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Definition: East India Company, British from The Hutchinson Unabridged Encyclopedia with Atlas and Weather Guide

Commercial company (1600–1858) that had a monopoly on trade between England and the Far East; see British East India Company.


Summary Article: East India Company
from Encyclopedia of Tudor England

The East India Company was the most successful joint-stock company formed in the Elizabethan period. The Governor and Company of Merchants Trading into the East Indies received its charter from the queen on 31 December 1600. Given a trade monopoly that extended from East Africa across India to the East Indies, the East India Company intended to challenge Dutch-Portuguese dominance of the rich East Indian spice trade. The company’s first trading voyage sailed in February 1601 and returned in the autumn of 1603. A second expedition, during which the noted Elizabethan navigator and explorer John Davis met his death, left England in 1604 and returned two years later. Despite the high costs of the long voyages, the first two expeditions proved immensely profitable, and the company’s future and English trade with India were firmly established.

After 1607, the company sent annual expeditions to India. The work of Sir Thomas Rowe, who, as company emissary to the Mogul emperor between 1615 and 1619, won trade privileges for the company in India, and the Dutch massacre of English merchants at Amboina in the East Indies in 1623 focused English East Asian trade in India. The company thereafter established a series of factories (trading posts) in the Bay of Bengal and in 1640 acquired the site of the modern Indian city of Madras. After 1660, the company obtained charters that gave it rights in India to acquire territory, conclude alliances, make war and peace, raise troops, and coin money. In 1667, the company acquired the site of Bombay (now Mumbai), and in 1690, it founded Calcutta.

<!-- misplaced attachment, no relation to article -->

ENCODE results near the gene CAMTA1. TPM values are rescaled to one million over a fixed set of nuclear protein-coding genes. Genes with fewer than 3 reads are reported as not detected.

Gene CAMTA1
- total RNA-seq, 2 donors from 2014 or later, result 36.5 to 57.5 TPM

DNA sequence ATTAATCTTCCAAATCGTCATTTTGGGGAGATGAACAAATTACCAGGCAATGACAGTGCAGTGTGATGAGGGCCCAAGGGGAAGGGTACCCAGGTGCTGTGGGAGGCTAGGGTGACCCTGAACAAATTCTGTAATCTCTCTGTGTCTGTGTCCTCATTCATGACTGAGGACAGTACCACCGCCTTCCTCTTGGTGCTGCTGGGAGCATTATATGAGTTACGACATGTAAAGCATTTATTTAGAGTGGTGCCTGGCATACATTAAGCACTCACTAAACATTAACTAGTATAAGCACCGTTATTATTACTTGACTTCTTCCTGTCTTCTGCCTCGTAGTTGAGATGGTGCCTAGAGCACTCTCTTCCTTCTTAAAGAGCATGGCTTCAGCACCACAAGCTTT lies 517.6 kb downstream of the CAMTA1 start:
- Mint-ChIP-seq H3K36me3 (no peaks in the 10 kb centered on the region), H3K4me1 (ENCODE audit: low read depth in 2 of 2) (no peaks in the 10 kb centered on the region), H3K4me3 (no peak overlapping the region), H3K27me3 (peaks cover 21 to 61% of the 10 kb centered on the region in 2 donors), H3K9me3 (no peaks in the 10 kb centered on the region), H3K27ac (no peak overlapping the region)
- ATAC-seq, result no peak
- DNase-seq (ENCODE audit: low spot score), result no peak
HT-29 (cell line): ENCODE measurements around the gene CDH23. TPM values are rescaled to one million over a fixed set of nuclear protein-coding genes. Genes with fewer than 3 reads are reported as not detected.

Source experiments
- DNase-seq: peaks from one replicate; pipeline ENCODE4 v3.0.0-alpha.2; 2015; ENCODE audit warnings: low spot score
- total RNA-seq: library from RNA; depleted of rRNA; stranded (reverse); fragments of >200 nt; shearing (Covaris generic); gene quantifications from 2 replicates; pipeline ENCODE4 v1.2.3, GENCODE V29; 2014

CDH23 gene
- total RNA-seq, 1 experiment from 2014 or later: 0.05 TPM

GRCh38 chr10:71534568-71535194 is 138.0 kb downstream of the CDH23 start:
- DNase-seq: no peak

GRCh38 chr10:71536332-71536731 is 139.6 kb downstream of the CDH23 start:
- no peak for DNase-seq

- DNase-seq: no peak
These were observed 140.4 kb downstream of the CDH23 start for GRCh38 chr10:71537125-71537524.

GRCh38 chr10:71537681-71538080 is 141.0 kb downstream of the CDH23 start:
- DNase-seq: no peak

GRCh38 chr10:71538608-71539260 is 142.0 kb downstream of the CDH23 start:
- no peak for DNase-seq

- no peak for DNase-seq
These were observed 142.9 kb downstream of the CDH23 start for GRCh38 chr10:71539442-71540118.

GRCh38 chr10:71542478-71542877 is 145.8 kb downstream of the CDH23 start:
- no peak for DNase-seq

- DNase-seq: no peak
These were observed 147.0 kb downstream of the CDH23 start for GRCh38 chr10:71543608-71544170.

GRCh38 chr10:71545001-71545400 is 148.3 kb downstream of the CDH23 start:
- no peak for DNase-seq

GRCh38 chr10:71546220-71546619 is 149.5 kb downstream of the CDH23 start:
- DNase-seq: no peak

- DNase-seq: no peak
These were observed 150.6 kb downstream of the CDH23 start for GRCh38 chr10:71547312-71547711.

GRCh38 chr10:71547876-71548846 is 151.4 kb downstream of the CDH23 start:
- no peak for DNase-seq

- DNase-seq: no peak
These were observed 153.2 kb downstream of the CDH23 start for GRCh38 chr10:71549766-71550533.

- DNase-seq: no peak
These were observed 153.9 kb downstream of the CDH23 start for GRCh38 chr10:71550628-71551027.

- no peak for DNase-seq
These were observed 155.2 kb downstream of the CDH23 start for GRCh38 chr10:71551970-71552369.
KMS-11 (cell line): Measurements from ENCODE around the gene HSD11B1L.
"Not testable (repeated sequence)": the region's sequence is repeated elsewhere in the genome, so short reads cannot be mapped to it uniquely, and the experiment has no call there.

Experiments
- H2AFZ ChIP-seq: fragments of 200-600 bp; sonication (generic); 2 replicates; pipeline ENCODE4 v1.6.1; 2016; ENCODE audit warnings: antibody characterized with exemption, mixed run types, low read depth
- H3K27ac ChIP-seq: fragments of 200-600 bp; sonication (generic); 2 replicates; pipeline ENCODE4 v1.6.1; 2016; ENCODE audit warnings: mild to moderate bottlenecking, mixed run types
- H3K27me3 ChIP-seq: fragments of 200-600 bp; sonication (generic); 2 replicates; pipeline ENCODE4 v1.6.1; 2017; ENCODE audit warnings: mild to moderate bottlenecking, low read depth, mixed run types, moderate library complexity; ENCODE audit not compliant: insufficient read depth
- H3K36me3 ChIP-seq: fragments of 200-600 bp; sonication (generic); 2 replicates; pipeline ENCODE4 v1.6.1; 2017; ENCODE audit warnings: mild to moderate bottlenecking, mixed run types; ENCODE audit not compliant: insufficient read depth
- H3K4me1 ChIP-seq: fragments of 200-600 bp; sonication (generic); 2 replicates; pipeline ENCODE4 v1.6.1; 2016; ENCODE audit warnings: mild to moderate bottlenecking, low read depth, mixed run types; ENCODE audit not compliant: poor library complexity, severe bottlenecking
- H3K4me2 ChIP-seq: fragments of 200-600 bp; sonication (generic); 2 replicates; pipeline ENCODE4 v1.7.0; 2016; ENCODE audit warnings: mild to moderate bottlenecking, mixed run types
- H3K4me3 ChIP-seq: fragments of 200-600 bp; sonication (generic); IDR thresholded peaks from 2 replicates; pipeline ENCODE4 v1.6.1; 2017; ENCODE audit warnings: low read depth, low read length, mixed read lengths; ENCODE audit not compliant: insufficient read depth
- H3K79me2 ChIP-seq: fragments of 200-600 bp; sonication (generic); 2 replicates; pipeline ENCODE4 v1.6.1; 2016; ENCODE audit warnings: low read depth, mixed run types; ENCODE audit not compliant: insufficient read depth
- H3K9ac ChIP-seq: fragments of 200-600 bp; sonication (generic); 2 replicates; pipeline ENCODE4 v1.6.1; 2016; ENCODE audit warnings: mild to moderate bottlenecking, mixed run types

In the eighteenth century, the company extended its territorial control throughout India and developed a triangular trade that sent Indian goods (including opium) to China for tea that was sold in England. The tea shipments that sparked the Boston Tea Party in 1773 were East India Company cargoes sent directly to the American colonies to help the company out of financial difficulties. The company lost its trade monopoly in India in 1813 and thereafter functioned solely as an administrative bureaucracy. The British Crown assumed full sovereignty over India in 1858 after the company’s Indian army mutinied in 1857.

See also Regulated Company

Further Reading
  • Keay, John. The Honourable Company: A History of the English East India Company. HarperCollins London, 1993.
  • Robins, Nick. The Corporation That Changed the World: How the East India Company Shaped the Modern Multinational. Pluto London, 2006.
  • Wild, Antony. The East India Company: Trade and Conquest from 1600. HarperCollins London, 2000.
  • Copyright 2012 by ABC-CLIO, LLC

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